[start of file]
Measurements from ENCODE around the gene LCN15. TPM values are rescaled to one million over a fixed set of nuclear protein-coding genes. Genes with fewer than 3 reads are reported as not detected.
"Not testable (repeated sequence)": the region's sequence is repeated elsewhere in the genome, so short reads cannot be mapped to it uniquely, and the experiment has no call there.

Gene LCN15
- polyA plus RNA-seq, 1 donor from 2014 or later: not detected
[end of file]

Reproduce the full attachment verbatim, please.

Measurements from ENCODE around the gene LCN15. TPM values are rescaled to one million over a fixed set of nuclear protein-coding genes. Genes with fewer than 3 reads are reported as not detected.
"Not testable (repeated sequence)": the region's sequence is repeated elsewhere in the genome, so short reads cannot be mapped to it uniquely, and the experiment has no call there.

Gene LCN15
- polyA plus RNA-seq, 1 donor from 2014 or later: not detected